December 2017 Management Minute

“Effective Leadership”

by Justin W. Waggoner, beef systems specialist

The term leadership is simply defined as “the action of leading a group of people or an organization” or the “ability to lead other people.” History has given us a number of examples of excellent leaders who have motivated groups or organizations to accomplish tremendous acts against overwhelming odds. Pick one. Any leader of your choice; what made this individual a great leader? Could we concisely come up with a list of traits or characteristics that made this individual an excellent leader? Now pick another. What made this individual a great leader? Do your two leaders have anything in common? What made these leaders effective? Although leadership has been the focus of tremendous study and numerous books, we still don’t understand it. It’s complicated. I would contend that the one thing all great leaders share is that they helped those they were leading get better and accomplish bigger things than those individuals thought was possible. As a leader, “what are you doing to help your people get better at what they do?”

November 2017 Feedlot Facts

“Forage Analysis: What Numbers Do I Need?”

by Justin W. Waggoner, beef systems specialist

One of the more common questions I receive with regard to analytical testing of forages and other feedstuffs is, “I have the sample, now what do I test for or what analysis package should I select?”

The basic components that nutritionists need to evaluate a feedstuff or develop a ration are dry matter or moisture, crude protein, an estimate of the energy content of the feedstuff [Total Digestible Nutrients (TDN), Net Energy for Maintenance (NEm), Net Energy for gain (NEg)], and the macro minerals, Calcium and Phosphorous. These are the most basic numbers that are required but including some additional analyses in the report can give us additional insight into the quality of the feedstuff or improve our ability to predict animal performance, which is the primary reason we analyze feedstuffs. I recommend that the report include acid detergent fiber (ADF) and neutral detergent fiber (NDF). The amount of NDF in forage reflects the amount of cell wall contents (hemicellulose, cellulose, and lignin) within the sample. The NDF fraction is often associated with the respective bulkiness of forage and is correlated with dry matter intake of the forage or feedstuff. Therefore, the amount of NDF may be used to estimate the expected dry matter intake associated with the forage. The ADF number represents the amount of cellulose and lignin within the forage and is correlated with the respective digestibility of the forage. In general, a higher ADF value is associated with forage that has a greater proportion of cellulose and lignin and would likely be more mature. Additionally, the ADF fraction is used to calculate the energy estimates TDN, NEm, and NEg that appear on the report. There are a number of different mathematical equations that the testing laboratory may use to calculate these numbers, based on the type of sample (corn silage, alfalfa, grass hay, etc.). If the ADF is included in the report, the nutritionist can adjust or recalculate the energy estimates if necessary.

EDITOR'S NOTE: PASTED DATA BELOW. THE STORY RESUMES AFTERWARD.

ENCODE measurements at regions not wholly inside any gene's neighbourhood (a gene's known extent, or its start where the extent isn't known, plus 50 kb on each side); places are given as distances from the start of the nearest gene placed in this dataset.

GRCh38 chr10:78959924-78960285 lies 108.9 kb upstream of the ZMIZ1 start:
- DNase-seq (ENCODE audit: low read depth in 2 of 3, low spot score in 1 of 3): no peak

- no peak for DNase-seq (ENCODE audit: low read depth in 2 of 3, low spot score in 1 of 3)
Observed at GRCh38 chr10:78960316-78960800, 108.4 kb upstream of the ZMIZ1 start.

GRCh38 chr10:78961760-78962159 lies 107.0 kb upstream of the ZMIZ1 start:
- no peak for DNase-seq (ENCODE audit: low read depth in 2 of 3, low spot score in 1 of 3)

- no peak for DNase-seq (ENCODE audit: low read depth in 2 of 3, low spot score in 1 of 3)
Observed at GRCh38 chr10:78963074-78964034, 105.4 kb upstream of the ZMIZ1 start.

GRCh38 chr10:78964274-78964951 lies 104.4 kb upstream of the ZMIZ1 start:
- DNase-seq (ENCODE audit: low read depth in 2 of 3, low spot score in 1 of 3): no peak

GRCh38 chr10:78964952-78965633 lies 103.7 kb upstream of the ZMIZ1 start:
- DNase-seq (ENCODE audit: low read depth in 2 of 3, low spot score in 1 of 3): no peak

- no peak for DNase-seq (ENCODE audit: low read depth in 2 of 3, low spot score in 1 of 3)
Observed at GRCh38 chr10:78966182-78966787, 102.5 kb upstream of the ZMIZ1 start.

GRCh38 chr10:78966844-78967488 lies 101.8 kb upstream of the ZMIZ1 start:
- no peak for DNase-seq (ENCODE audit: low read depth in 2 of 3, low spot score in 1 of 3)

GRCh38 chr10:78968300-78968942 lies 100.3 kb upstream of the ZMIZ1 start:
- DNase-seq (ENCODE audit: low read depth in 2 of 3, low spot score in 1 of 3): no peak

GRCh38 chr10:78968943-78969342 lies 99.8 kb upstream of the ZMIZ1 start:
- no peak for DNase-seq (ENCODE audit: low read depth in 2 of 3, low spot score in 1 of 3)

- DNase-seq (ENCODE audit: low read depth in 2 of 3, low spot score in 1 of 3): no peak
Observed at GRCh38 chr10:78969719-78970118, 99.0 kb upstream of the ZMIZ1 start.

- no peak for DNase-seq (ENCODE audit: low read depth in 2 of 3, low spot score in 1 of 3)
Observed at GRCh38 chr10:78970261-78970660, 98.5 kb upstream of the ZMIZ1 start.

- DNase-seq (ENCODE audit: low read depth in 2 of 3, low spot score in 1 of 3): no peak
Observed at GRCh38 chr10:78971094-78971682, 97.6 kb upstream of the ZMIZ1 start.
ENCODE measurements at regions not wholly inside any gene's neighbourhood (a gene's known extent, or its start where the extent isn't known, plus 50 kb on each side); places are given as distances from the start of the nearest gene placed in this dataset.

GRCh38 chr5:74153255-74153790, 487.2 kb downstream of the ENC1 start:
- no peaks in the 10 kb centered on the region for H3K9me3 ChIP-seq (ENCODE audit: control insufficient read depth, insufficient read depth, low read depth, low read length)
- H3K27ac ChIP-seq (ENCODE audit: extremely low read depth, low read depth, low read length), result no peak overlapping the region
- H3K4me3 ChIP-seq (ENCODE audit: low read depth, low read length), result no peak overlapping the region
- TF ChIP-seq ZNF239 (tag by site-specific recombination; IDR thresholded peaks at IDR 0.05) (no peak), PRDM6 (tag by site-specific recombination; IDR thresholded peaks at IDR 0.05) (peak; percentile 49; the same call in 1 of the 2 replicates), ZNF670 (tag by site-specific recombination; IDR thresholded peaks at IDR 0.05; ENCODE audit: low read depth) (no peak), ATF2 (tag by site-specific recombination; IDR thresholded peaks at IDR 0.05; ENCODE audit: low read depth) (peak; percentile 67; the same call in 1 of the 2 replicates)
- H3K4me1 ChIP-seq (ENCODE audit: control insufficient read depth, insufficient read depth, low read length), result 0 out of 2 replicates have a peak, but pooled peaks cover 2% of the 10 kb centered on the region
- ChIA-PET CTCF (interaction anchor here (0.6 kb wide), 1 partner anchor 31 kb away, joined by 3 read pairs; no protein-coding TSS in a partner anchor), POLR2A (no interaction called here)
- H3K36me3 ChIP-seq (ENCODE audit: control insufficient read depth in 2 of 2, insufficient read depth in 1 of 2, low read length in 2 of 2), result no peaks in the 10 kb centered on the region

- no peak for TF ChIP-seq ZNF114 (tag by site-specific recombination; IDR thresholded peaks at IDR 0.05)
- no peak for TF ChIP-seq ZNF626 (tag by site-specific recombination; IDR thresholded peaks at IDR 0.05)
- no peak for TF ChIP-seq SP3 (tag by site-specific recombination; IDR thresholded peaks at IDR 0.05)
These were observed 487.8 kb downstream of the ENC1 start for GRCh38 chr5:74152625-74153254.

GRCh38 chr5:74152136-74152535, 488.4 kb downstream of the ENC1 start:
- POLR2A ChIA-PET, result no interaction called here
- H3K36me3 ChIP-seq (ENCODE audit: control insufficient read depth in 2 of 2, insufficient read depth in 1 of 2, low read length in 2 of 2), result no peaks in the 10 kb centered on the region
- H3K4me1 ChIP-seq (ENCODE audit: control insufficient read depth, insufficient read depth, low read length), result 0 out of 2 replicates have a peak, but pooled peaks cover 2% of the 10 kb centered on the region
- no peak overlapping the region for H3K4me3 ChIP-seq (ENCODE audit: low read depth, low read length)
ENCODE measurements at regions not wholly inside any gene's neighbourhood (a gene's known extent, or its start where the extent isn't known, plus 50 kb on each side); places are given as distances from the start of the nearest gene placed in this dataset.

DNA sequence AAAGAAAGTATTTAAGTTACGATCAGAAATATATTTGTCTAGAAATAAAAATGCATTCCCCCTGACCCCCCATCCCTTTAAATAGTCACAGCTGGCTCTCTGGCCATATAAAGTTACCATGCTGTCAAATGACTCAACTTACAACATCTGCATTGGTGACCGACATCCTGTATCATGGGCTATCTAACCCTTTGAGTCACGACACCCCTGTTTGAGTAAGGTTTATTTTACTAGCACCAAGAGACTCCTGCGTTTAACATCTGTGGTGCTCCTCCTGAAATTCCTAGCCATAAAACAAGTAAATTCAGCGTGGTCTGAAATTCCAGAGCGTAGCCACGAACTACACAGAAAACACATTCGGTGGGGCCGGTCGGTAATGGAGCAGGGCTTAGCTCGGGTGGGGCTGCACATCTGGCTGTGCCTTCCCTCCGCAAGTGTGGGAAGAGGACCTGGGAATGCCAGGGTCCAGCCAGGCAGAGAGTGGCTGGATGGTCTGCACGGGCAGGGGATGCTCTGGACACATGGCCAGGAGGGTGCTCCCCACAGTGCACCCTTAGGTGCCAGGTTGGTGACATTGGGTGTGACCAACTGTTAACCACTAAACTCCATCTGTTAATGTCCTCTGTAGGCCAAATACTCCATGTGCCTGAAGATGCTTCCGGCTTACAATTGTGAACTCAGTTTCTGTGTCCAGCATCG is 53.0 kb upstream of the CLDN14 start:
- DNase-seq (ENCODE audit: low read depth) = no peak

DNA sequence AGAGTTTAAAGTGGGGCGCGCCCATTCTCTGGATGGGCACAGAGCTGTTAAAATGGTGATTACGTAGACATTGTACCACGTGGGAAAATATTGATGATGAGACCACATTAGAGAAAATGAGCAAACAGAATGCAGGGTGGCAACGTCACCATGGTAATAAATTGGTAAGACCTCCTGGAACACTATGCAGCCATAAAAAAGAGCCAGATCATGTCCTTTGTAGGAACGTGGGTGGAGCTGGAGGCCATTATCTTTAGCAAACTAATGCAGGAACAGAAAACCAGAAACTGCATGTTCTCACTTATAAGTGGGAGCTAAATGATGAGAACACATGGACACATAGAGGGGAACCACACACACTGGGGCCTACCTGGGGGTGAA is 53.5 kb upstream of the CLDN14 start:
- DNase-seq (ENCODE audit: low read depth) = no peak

If the forage will be fed in combination with a byproduct feed such as wet distiller’s grain, including an analysis for sulfur can be beneficial if the forage will be used in a growing or feedlot ration. Additionally, if the forage is a known nitrate accumulator (forage sorghums, sudangrass) or may have been stressed due to drought, including a nitrate analysis should always be considered, especially if the forage will be fed to pregnant cows.

Most analytical laboratories have a number of different analysis packages which encompass the most common procedures or numbers that a nutritionist or producer needs to know about their feeds. These packages will typically include the basic procedures (DM, CP, TDN) and then add on specific analyses such NDF, or the Macrominerals (Ca ,P, Mg, K, Na, Cl, S). Some laboratories may group analysis packages by the type of sample (Forage vs. mixed ration) or production purposes (dairy vs. beef).

The objective of analytical testing of forages and feedstuffs is to improve our ability to meet the animal’s nutrient requirements and ultimately predict animal performance. The unequivocal best method of evaluating the quality of a feedstuff is feeding the feedstuff to an animal and evaluating performance over a set period of time, under a specific set of conditions. Since that would not be cost effective or timely, analytically evaluating feedstuffs in a laboratory is the next best thing and although it is not perfect, it is unequivocally better than the “this looks like really good stuff” method of evaluating feedstuffs.